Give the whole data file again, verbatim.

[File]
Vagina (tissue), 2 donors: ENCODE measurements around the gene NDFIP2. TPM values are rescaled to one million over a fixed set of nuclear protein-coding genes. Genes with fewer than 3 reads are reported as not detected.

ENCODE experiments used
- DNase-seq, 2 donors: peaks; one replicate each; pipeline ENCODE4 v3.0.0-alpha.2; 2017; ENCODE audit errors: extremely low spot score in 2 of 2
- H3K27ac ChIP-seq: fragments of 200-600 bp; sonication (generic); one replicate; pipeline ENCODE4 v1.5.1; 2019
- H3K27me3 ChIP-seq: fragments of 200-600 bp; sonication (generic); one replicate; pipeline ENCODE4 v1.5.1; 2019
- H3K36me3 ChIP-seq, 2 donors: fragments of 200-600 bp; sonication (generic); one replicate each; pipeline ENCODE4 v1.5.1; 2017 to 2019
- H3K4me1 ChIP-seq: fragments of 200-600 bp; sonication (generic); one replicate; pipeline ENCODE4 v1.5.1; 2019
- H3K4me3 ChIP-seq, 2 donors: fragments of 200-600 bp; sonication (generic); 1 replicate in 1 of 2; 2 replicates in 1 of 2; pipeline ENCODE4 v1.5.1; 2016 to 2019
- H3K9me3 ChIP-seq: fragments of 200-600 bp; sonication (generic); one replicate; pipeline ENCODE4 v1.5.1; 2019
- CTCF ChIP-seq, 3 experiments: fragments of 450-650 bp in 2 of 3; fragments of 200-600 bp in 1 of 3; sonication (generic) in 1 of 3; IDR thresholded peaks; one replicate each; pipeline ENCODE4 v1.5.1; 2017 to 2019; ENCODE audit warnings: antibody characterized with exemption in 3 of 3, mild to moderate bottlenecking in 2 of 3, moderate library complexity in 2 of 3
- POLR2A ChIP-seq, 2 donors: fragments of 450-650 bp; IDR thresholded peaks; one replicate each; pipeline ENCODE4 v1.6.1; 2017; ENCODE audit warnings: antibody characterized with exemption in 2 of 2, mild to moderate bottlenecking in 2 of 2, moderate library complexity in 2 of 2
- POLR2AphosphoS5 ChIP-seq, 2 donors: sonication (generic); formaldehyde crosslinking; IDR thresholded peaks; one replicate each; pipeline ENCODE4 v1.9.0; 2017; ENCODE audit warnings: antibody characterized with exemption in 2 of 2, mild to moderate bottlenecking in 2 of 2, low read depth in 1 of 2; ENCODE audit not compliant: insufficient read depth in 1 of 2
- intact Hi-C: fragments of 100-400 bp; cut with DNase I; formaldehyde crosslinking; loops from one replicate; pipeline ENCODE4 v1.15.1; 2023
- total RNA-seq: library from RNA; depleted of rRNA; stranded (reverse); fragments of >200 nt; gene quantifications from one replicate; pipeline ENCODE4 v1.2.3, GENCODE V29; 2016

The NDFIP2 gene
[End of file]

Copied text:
Vagina (tissue), 2 donors: ENCODE measurements around the gene NDFIP2. TPM values are rescaled to one million over a fixed set of nuclear protein-coding genes. Genes with fewer than 3 reads are reported as not detected.

ENCODE experiments used
- DNase-seq, 2 donors: peaks; one replicate each; pipeline ENCODE4 v3.0.0-alpha.2; 2017; ENCODE audit errors: extremely low spot score in 2 of 2
- H3K27ac ChIP-seq: fragments of 200-600 bp; sonication (generic); one replicate; pipeline ENCODE4 v1.5.1; 2019
- H3K27me3 ChIP-seq: fragments of 200-600 bp; sonication (generic); one replicate; pipeline ENCODE4 v1.5.1; 2019
- H3K36me3 ChIP-seq, 2 donors: fragments of 200-600 bp; sonication (generic); one replicate each; pipeline ENCODE4 v1.5.1; 2017 to 2019
- H3K4me1 ChIP-seq: fragments of 200-600 bp; sonication (generic); one replicate; pipeline ENCODE4 v1.5.1; 2019
- H3K4me3 ChIP-seq, 2 donors: fragments of 200-600 bp; sonication (generic); 1 replicate in 1 of 2; 2 replicates in 1 of 2; pipeline ENCODE4 v1.5.1; 2016 to 2019
- H3K9me3 ChIP-seq: fragments of 200-600 bp; sonication (generic); one replicate; pipeline ENCODE4 v1.5.1; 2019
- CTCF ChIP-seq, 3 experiments: fragments of 450-650 bp in 2 of 3; fragments of 200-600 bp in 1 of 3; sonication (generic) in 1 of 3; IDR thresholded peaks; one replicate each; pipeline ENCODE4 v1.5.1; 2017 to 2019; ENCODE audit warnings: antibody characterized with exemption in 3 of 3, mild to moderate bottlenecking in 2 of 3, moderate library complexity in 2 of 3
- POLR2A ChIP-seq, 2 donors: fragments of 450-650 bp; IDR thresholded peaks; one replicate each; pipeline ENCODE4 v1.6.1; 2017; ENCODE audit warnings: antibody characterized with exemption in 2 of 2, mild to moderate bottlenecking in 2 of 2, moderate library complexity in 2 of 2
- POLR2AphosphoS5 ChIP-seq, 2 donors: sonication (generic); formaldehyde crosslinking; IDR thresholded peaks; one replicate each; pipeline ENCODE4 v1.9.0; 2017; ENCODE audit warnings: antibody characterized with exemption in 2 of 2, mild to moderate bottlenecking in 2 of 2, low read depth in 1 of 2; ENCODE audit not compliant: insufficient read depth in 1 of 2
- intact Hi-C: fragments of 100-400 bp; cut with DNase I; formaldehyde crosslinking; loops from one replicate; pipeline ENCODE4 v1.15.1; 2023
- total RNA-seq: library from RNA; depleted of rRNA; stranded (reverse); fragments of >200 nt; gene quantifications from one replicate; pipeline ENCODE4 v1.2.3, GENCODE V29; 2016

The NDFIP2 gene